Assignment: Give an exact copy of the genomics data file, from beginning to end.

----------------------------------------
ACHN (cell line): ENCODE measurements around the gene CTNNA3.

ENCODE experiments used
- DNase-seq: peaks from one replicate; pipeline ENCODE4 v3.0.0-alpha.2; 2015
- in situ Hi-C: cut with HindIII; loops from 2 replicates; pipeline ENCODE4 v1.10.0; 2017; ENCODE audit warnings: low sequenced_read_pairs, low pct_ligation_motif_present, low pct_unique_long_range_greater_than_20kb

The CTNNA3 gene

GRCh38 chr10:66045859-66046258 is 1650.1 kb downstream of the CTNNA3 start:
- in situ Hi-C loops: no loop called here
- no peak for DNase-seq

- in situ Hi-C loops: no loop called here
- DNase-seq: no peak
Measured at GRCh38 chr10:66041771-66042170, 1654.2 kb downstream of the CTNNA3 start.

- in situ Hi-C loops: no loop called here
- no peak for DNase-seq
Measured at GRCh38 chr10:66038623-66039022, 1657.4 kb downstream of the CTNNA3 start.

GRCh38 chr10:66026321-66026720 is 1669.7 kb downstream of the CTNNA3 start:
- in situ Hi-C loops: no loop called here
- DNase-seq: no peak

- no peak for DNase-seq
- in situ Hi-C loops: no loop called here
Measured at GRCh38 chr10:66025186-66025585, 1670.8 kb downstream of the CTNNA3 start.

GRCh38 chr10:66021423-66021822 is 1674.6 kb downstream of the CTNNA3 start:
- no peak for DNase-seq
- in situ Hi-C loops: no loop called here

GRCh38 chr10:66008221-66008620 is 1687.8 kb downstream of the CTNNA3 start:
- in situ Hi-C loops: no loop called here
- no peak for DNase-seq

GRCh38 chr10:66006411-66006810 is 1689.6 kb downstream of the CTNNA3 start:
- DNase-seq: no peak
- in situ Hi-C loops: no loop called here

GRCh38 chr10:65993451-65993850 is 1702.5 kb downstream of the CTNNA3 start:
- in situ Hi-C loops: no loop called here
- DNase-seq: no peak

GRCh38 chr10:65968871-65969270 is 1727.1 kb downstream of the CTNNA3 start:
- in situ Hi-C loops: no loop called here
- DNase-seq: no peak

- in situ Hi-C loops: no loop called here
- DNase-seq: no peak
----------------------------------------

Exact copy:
ACHN (cell line): ENCODE measurements around the gene CTNNA3.

ENCODE experiments used
- DNase-seq: peaks from one replicate; pipeline ENCODE4 v3.0.0-alpha.2; 2015
- in situ Hi-C: cut with HindIII; loops from 2 replicates; pipeline ENCODE4 v1.10.0; 2017; ENCODE audit warnings: low sequenced_read_pairs, low pct_ligation_motif_present, low pct_unique_long_range_greater_than_20kb

The CTNNA3 gene

GRCh38 chr10:66045859-66046258 is 1650.1 kb downstream of the CTNNA3 start:
- in situ Hi-C loops: no loop called here
- no peak for DNase-seq

- in situ Hi-C loops: no loop called here
- DNase-seq: no peak
Measured at GRCh38 chr10:66041771-66042170, 1654.2 kb downstream of the CTNNA3 start.

- in situ Hi-C loops: no loop called here
- no peak for DNase-seq
Measured at GRCh38 chr10:66038623-66039022, 1657.4 kb downstream of the CTNNA3 start.

GRCh38 chr10:66026321-66026720 is 1669.7 kb downstream of the CTNNA3 start:
- in situ Hi-C loops: no loop called here
- DNase-seq: no peak

- no peak for DNase-seq
- in situ Hi-C loops: no loop called here
Measured at GRCh38 chr10:66025186-66025585, 1670.8 kb downstream of the CTNNA3 start.

GRCh38 chr10:66021423-66021822 is 1674.6 kb downstream of the CTNNA3 start:
- no peak for DNase-seq
- in situ Hi-C loops: no loop called here

GRCh38 chr10:66008221-66008620 is 1687.8 kb downstream of the CTNNA3 start:
- in situ Hi-C loops: no loop called here
- no peak for DNase-seq

GRCh38 chr10:66006411-66006810 is 1689.6 kb downstream of the CTNNA3 start:
- DNase-seq: no peak
- in situ Hi-C loops: no loop called here

GRCh38 chr10:65993451-65993850 is 1702.5 kb downstream of the CTNNA3 start:
- in situ Hi-C loops: no loop called here
- DNase-seq: no peak

GRCh38 chr10:65968871-65969270 is 1727.1 kb downstream of the CTNNA3 start:
- in situ Hi-C loops: no loop called here
- DNase-seq: no peak

- in situ Hi-C loops: no loop called here
- DNase-seq: no peak